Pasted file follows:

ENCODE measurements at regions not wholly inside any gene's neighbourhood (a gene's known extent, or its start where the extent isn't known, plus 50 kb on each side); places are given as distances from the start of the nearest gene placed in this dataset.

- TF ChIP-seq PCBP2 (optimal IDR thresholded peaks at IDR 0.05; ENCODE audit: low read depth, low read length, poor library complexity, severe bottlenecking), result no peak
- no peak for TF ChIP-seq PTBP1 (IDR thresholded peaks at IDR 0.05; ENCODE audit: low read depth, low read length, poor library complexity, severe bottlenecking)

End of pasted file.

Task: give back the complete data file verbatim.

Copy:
ENCODE measurements at regions not wholly inside any gene's neighbourhood (a gene's known extent, or its start where the extent isn't known, plus 50 kb on each side); places are given as distances from the start of the nearest gene placed in this dataset.

- TF ChIP-seq PCBP2 (optimal IDR thresholded peaks at IDR 0.05; ENCODE audit: low read depth, low read length, poor library complexity, severe bottlenecking), result no peak
- no peak for TF ChIP-seq PTBP1 (IDR thresholded peaks at IDR 0.05; ENCODE audit: low read depth, low read length, poor library complexity, severe bottlenecking)